Some language and layout issues aside, the touchscreen actually works reliably, and the choice paradigm is generally effective. For an individual buying just one drink, it’s easier to use than when getting drinks for a group. In the latter case, fewer choices would make life easier.
When dispensing our drinks, my friend found that some of them were getting too much foam on top. So he’d wait for the foam to go down, then press the button again. Almost every time, nothing happened. The screen had returned to its idle state—the Home screen. While this befuddled and angered him, it was obvious to me what was happening. He’d run into the end of the session. Coca-Cola—or whoever made the machines for them—set an aggressive session expiry.
Average Good and Exceptional Unhappiness
The designers behind it say they did usability tests and understand in-store behaviors pretty well, so we can assume they even put some science behind it. The session time is presumably based on typical use or queue speed. They want to make sure the next person in line can make his or her own choice, so the machine returns to the Home screen each time. But I’ve encountered the other end of the spectrum as well: a person who’s in a hurry and gets to the machine in time to use the previous person’s selection.
Many user interfaces work only because of people’s behaviors and selections. Jumping into the middle of a process, as you would in this case, means you must first spend time orienting yourself to what screen the machine is on and finding the Back button. By then. the machine may well time out, jumping to a new page, causing you to have to start orienting yourself to the machine all over again.
“Don’t design for everyone. It’s impossible. All you end up doing is designing something that makes everyone unhappy.”—Leisa Reichelt
The argument that you cannot design for every user is a hard sell for kiosks in places like fast-food restaurants. But it’s still true—especially if you define your decisions narrowly. Designing for an average person or designing for everyone is a recipe for failure. One of my design principles is that, while it’s definitely good to satisfy or please some audiences, it’s critical that none of your users actually become frustrated or angry with you.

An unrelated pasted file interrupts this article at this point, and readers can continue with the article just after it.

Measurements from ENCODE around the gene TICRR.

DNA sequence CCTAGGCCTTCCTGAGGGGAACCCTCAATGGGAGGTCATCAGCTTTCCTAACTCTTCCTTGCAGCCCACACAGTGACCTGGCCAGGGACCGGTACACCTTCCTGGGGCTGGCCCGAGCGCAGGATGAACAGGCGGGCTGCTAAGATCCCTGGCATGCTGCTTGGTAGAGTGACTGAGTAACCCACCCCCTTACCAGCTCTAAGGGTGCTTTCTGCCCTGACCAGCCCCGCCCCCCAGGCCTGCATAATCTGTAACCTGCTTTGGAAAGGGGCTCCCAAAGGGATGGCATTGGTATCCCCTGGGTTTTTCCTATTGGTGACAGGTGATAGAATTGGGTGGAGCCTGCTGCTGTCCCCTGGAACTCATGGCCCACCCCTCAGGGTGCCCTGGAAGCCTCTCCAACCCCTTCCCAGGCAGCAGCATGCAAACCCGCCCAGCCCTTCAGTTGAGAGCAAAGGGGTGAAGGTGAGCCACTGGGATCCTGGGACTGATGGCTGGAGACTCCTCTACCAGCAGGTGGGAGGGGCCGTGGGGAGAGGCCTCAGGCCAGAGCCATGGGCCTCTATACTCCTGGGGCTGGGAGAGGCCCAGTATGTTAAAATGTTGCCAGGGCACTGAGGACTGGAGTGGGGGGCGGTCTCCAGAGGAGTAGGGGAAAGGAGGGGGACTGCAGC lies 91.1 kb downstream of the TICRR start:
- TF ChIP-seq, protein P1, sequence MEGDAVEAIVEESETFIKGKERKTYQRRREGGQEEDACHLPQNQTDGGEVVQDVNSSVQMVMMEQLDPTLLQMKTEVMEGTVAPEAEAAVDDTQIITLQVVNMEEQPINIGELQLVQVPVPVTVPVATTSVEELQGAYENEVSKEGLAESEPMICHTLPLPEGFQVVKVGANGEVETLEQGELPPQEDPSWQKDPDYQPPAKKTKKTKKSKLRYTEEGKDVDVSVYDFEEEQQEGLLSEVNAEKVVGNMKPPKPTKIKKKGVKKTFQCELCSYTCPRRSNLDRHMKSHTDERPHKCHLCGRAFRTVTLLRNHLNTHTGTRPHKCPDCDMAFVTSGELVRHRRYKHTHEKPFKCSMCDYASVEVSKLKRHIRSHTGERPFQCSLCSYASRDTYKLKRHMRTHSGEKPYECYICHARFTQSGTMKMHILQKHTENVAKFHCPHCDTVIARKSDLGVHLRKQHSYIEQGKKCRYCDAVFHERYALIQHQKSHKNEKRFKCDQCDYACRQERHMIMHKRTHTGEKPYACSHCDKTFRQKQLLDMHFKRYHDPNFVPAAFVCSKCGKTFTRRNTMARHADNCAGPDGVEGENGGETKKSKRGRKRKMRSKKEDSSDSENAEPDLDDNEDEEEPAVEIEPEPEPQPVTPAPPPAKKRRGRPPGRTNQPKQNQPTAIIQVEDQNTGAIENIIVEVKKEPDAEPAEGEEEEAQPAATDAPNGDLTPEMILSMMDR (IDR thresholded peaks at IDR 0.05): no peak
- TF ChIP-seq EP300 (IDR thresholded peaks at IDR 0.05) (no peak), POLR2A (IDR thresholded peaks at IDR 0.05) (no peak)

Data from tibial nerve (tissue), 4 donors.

The idea of user sessions arose from the needs of systems—and like all early system-design decisions, computing platforms imposed this model on users. Resource scarcity drove this decision—originally on shared-access mainframes and minicomputers, on which computing resources were extremely scarce. But the heyday we’re still experiencing results from the use of affinity-based load balancing on Web servers.
Servers hold sessions open, keeping an entire user context ready for the user to do something. They balance session times entirely according to resource management. If a session is too long, threads get wasted because no one is using them; too short and the overhead of loading the user’s profile and establishing the right context eats up resources.
Many connected products still use sessions despite there now being very different and better ways of handing server load. Many products use, over use, or even abuse sessions in the name of security.
When it comes to sessions, the needs of the people who use the system are secondary, at best. In my experience, users’ needs are usually discussed only in terms of how prominent to make the Sign Out button to ensure the system knows when to release the session. Short sessions that make people sign in again? There are no real worries about that. We’re slowly getting better at implementing sessions, but you’d better be prepared to offer alternatives—or at least to disguise a session expiry as something more useful to users.
I’ve often asked, why does a mostly disconnected mobile app—or a Coke machine—need session expiry at all? Because the device uses it for other things. In addition to being a multi-user system reset, it’s also a security mechanism—though not a very good one, for basically the same reasons I’ve already mentioned. If a session is too short, the system’s latency may not allow a user to complete the steps in a process. If it’s too long, the next person can jump on the system when the previous user leaves.
We’re already using some better systems here and there. Many mobile phones now know whether you are looking at them—or at least they know whether you are moving them around a bit. They won’t go to sleep while you are holding and looking at them, even if it’s time to lock the screen for security purposes.
Pretty much every smartphone has camera-like sensors that discern whether you are holding your phone to your head during a phone call. The screen locks when put it to your head so your ear doesn’t push buttons, then unlocks when you take the phone away from your head, because you probably want to unlock, mute, or press other buttons.
Just as research is better than heuristics, using sensors is always better than assuming what the user will do. If I were designing a system like this Coke machine, I would not presume to understand what users want to do from average data. Instead, I’d try to sense what they’re doing. When users turn or step away from the machine, you can assume they’re finished. Machine vision is sophisticated enough that some machines could learn from user behaviors. There are specific ways in which people turn or move that are probably unique to either starting or ending a session and are perceptible by machines.